That was unusual. He did a few test searches, but it didn't come up with various combinations of "unicorn," "kitty," or "cats," until on a hunch, given Scalzi's known predilections, he tried "kittens +bacon." Okay, this must be the gambit. After making doubly certain that his firewall and virus detection were up to date, Wil clicked the link.

The page consisted of a single picture, a fluffy russet kitten with a horn in the middle of its head. It was cute enough as these things went, but Wil wasn't seeing the link to Scalzi. He tapped his fingers on the desk while considering the picture.

"You know what you need," the Velvet Wesley whispered without moving its overlarge lips. "You won't see the truth without it."

"Never," Wil said. "I swore I'd never wear it again."

The painting said nothing. Neither did the kitten's picture on the monitor, but Wil could feel them both looking at him, waiting. Waiting for him to admit the time had come for him to track down and wear the clown sweater once more.

As far as he knew, no one else who had put it on had gotten so much as a glimpse of the alternate world co-existing with Earth -- a world where the unicorn kitten would be right at home, a world where a clown sweater could be valuable armor -- but then, who would admit to seeing such things? He certainly hadn't, in his blog post about wearing the sweater. Maybe, though, this was the reason for the sweater's hideousness -- no one would attempt to claim it for their own unless they saw the truth and accepted it. Even with the truth in front of him, Wil hadn't. Now he had no choice.

John Scalzi was up to something, and only Wil Wheaton and the clown sweater stood between him and the fulfillment of his plans.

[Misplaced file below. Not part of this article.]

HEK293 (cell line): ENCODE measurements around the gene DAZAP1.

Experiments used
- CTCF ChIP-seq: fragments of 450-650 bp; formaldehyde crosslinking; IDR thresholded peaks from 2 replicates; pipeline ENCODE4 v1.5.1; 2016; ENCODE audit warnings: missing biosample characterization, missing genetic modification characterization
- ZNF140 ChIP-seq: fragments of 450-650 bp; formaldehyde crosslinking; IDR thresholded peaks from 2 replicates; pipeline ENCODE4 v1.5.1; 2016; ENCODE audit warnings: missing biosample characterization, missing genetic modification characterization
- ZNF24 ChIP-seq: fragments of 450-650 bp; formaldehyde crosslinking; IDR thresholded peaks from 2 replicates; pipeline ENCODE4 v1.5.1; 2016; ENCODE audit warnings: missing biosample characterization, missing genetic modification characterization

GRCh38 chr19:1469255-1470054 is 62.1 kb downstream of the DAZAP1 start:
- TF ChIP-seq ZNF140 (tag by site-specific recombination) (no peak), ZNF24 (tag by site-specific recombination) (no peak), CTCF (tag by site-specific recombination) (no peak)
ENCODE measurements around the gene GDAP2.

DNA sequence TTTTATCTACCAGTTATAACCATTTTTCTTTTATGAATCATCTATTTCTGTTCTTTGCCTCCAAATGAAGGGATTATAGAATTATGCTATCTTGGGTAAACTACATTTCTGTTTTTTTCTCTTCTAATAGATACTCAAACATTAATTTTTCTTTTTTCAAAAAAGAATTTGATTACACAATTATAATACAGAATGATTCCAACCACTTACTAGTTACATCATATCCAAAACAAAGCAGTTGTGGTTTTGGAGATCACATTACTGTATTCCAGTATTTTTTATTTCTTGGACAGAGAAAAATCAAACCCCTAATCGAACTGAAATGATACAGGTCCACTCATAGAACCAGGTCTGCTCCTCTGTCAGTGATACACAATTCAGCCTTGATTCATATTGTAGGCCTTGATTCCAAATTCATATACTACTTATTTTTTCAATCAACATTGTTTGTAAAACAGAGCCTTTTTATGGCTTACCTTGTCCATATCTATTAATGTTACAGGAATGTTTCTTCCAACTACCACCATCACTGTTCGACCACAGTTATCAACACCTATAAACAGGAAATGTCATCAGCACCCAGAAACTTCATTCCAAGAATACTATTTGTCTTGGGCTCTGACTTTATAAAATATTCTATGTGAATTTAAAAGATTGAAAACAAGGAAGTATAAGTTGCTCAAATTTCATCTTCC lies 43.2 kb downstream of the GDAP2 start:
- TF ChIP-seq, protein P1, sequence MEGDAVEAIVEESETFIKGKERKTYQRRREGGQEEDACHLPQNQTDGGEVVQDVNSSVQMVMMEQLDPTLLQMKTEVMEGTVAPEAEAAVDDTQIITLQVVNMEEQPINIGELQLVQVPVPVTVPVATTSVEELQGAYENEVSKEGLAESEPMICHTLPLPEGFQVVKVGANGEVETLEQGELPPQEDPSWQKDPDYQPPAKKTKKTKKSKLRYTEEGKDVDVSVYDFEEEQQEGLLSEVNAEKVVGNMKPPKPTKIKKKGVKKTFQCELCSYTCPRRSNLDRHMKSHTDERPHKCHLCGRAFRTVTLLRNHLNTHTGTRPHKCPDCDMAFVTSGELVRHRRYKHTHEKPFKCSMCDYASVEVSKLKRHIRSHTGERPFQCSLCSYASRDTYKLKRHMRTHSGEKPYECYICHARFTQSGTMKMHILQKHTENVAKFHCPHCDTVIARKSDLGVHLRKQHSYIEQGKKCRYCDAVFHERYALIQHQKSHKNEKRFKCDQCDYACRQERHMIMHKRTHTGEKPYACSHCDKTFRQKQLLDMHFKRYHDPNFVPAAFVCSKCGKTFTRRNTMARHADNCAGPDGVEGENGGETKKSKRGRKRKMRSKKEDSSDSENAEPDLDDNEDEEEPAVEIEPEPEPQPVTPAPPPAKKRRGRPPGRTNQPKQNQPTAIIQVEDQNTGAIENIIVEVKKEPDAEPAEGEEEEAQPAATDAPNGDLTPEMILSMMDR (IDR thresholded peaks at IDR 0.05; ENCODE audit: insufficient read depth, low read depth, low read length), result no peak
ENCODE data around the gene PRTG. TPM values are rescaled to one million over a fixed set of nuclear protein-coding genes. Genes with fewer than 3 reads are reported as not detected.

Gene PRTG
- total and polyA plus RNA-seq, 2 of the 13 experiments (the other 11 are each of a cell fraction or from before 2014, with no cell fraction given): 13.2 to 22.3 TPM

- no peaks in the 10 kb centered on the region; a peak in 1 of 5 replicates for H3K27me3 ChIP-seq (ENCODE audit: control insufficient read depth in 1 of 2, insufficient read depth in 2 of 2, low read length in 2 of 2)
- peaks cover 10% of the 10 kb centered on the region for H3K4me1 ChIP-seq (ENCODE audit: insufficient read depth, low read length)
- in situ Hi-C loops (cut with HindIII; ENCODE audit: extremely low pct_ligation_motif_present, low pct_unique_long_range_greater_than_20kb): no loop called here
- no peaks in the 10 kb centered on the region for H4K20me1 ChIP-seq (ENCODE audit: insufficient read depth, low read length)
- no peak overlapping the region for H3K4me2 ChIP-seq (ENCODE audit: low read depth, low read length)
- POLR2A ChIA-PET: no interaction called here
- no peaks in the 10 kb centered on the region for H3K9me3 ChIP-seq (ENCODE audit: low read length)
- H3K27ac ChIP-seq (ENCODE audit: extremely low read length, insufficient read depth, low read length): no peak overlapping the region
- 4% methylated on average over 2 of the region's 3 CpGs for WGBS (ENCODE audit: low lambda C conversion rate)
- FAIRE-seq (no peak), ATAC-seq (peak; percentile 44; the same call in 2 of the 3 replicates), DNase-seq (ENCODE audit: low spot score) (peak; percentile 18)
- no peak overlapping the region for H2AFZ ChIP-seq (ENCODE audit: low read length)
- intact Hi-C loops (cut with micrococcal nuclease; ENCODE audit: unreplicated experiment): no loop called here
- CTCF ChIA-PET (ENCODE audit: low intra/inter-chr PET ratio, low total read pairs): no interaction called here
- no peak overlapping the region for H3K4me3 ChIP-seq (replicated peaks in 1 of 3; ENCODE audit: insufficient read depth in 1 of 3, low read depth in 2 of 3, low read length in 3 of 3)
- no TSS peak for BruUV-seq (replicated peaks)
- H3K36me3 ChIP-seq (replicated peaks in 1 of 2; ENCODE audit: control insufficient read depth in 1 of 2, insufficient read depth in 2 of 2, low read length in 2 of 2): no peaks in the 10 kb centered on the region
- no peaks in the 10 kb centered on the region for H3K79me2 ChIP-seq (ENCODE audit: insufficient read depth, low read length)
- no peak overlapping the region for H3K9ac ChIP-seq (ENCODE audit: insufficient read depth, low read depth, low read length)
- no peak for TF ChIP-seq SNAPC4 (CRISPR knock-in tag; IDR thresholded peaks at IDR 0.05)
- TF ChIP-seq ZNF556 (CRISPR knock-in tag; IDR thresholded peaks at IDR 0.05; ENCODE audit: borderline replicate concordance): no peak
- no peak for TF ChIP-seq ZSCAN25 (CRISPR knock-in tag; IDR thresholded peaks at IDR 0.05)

Reluctantly, Wil closed his eyes and pictured himself wearing the sweater again, felt its yarn rough against his arms, smelled the old-lady mothball aroma that could never be gotten rid of. As its presence became more real in his memory, its current location became clear in his mind. Wil knew where he had to go to find the sweater. Fortunately, it wasn't far.

Five minutes later, Wil stood in the middle of the train tracks not far from his home, looking for the body. He tripped over the legs, so busy watching for the bright colors of the sweater that the dark denim faded into the tracks. He'd been wrong; the homeless man wasn't wearing the sweater. It was tied in a bundle with frayed string, and the odor of mothballs had been supplemented by malt liquor. Wil rolled the man away from the tracks to sleep it off, then tugged the package away from him.

Grimacing, Wil untied the sweater and slid it over his head. He didn't try to fight the sideways pull of his eyes. Around him, Los Angeles County shifted away.

"Took you long enough," the sweater said in a familiar voice.

"The Velvet Wesley."